1. Clean your tools
Use a vacuum to remove dirt and debris from brushes, towels and rags. For a deeper clean, soak tools for about 20 minutes in a solution of about one part bleach to 10 parts water. Rinse thoroughly, and place in the sun to dry.
2. Shampoo in moderation
Too much soap can dry and irritate your horse’s skin. Moderation is key! Even if your horse is filthy, it’s best to work the dirt out with a sponge and water being careful to not over-shampoo. A good rule of thumb is one capful of soap per bucket of water. Be sure to rinse thoroughly.
3. Use some elbow grease
Use strong, forceful strokes and work in the direction of the hair growth. Some work against the hair growth may be required for more deeply rooted dirt and dead hair. But be careful if your horse is sensitive. Use a lighter touch over sensitive areas to avoid discomfort.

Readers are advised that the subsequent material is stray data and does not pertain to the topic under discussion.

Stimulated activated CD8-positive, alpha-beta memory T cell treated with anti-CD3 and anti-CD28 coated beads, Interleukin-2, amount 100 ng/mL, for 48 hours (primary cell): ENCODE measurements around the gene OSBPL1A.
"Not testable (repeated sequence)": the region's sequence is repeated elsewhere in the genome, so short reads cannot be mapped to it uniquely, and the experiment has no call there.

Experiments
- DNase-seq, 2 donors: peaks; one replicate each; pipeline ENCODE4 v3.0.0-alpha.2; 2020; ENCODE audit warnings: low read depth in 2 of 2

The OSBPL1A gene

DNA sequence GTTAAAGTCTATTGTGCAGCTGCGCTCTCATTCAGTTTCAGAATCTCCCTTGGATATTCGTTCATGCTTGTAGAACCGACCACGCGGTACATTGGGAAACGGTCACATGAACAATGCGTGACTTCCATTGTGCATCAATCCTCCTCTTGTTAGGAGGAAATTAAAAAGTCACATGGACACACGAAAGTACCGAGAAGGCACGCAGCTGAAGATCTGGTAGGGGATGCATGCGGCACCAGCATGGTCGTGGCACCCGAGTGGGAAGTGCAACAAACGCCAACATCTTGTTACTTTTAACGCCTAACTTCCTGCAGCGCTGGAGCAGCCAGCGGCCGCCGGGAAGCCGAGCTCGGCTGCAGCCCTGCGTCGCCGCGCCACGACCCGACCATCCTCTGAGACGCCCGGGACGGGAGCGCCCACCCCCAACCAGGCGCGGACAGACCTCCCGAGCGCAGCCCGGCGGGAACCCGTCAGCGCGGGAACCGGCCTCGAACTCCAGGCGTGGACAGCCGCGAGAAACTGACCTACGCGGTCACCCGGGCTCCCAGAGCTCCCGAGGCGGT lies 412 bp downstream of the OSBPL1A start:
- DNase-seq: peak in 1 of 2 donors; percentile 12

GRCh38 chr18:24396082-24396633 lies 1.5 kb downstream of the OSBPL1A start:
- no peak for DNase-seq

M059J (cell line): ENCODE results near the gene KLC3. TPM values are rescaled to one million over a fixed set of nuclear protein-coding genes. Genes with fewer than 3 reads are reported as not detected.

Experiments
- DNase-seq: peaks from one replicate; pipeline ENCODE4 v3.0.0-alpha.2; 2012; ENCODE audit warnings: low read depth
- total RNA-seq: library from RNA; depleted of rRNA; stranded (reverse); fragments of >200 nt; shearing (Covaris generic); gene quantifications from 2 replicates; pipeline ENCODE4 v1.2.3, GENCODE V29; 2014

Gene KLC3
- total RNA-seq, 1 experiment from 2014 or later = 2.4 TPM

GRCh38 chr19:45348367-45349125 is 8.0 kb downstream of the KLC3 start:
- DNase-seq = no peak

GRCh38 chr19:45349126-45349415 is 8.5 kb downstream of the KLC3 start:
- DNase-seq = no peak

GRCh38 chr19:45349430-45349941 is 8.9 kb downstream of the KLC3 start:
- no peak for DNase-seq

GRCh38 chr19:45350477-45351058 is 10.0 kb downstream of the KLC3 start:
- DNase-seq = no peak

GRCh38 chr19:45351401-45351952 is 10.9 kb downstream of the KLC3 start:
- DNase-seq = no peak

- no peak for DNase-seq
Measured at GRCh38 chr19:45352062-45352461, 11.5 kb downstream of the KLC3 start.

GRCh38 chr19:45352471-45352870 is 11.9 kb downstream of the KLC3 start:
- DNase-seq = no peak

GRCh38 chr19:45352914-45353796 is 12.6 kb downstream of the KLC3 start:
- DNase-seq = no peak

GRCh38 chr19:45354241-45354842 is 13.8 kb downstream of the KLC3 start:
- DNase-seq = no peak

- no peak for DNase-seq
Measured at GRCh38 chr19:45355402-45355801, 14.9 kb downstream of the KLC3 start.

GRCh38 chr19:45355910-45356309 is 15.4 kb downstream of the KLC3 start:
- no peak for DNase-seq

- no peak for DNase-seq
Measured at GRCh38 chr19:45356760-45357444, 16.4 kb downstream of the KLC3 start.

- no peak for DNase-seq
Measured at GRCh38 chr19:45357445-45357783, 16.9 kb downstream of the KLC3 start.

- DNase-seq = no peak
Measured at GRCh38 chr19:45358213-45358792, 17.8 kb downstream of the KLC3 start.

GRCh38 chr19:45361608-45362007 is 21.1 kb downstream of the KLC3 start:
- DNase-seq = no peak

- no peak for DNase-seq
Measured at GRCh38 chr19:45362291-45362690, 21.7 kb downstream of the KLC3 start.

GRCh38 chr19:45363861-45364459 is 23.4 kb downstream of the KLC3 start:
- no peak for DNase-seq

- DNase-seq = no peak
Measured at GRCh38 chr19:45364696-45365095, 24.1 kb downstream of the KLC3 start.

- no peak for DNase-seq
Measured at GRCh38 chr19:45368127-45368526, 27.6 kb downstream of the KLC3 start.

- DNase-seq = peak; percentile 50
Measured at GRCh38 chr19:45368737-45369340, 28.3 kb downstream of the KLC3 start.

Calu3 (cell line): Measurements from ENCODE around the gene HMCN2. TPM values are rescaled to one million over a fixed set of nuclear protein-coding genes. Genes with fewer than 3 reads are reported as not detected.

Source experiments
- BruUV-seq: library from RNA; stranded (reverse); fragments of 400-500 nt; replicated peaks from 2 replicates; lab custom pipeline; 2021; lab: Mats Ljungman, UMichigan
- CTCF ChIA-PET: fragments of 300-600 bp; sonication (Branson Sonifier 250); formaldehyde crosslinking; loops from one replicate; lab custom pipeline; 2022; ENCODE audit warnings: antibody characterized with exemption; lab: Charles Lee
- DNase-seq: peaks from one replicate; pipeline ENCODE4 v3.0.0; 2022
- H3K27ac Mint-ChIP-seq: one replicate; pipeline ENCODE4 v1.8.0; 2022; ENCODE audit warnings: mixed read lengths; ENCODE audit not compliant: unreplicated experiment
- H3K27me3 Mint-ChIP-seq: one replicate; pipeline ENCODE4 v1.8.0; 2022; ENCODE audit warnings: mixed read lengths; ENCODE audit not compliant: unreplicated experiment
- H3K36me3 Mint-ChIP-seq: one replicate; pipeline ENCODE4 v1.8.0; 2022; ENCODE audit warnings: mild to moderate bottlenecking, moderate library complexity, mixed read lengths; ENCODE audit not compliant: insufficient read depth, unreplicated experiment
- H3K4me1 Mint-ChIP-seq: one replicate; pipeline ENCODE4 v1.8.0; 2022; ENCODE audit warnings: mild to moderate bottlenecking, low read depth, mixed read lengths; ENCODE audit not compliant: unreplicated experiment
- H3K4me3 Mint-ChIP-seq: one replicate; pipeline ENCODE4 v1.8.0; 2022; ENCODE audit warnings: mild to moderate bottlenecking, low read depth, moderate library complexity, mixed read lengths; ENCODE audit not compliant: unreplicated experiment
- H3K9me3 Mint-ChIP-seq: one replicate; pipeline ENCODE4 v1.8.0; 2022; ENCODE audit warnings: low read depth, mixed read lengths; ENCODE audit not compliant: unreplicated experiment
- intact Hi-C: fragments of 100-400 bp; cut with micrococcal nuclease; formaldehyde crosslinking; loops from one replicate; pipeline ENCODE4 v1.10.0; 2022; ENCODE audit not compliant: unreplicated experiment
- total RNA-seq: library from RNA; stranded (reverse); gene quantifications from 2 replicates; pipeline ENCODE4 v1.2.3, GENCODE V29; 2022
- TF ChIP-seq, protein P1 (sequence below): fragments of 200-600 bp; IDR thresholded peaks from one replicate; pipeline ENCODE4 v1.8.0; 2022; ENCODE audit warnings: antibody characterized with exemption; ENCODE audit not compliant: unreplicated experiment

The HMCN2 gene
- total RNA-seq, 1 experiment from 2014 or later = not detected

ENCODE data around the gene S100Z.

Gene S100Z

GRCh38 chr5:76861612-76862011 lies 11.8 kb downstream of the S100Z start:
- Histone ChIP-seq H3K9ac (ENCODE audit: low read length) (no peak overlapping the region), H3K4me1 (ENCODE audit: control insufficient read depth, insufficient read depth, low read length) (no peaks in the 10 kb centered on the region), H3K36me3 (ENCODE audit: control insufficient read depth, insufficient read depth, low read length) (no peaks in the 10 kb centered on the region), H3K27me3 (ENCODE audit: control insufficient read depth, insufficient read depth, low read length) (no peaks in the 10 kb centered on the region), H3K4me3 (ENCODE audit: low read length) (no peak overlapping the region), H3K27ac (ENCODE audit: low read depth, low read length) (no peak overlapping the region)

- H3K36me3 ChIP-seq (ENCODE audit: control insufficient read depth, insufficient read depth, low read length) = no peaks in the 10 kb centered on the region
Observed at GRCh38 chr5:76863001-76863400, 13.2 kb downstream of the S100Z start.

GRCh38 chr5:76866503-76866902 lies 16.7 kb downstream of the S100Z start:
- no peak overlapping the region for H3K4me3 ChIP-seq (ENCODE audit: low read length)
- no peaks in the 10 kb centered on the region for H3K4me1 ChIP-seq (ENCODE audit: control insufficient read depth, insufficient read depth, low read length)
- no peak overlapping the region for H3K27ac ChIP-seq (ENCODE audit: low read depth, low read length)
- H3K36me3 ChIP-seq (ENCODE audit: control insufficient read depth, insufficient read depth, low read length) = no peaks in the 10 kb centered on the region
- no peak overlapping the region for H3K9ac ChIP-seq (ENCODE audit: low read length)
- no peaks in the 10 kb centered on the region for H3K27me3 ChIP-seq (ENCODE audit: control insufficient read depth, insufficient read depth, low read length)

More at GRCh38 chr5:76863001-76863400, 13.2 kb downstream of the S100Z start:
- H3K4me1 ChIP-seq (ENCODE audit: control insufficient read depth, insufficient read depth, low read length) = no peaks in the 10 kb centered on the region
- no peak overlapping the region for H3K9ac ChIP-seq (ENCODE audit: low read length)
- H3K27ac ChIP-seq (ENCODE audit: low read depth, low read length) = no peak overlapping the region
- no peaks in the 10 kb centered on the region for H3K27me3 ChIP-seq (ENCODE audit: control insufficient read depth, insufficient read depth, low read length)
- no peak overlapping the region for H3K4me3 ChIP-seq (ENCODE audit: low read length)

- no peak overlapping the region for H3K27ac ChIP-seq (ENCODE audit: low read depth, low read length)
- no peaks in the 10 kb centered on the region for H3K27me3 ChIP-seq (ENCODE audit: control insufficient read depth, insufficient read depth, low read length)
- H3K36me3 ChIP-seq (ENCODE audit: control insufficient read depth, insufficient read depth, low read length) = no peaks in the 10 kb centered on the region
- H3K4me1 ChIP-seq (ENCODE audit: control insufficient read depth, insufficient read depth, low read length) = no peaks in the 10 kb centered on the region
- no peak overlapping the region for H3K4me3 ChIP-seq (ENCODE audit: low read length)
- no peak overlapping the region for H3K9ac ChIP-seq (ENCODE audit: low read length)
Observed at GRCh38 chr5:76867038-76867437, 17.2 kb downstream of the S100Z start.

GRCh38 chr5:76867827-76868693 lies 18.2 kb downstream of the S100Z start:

4. Handle manes and tails with care
Use a wide tooth comb to detangle a horse’s mane or tail by hand, picking through the strands individually and working from bottom to top with ample patience. You can use a coating of silicone spray on the hairs will make this process easier. Remember to only use a brush on dry hair.
5. Allow mud to dry
Be sure to let mud dry completely before working through to remove it. Mud should be crusty and clinging. Use the serrated edge of a shedding blade to scrape heavy deposits, and a cactus cloth for thinner patches of dirt.
When you’ve removed as much mud you can, switch to a currycomb. After the mud is removed, brush and wipe the coat down with a damp towel to catch any lingering dust. Brush once more with a finishing brush to complete the process.
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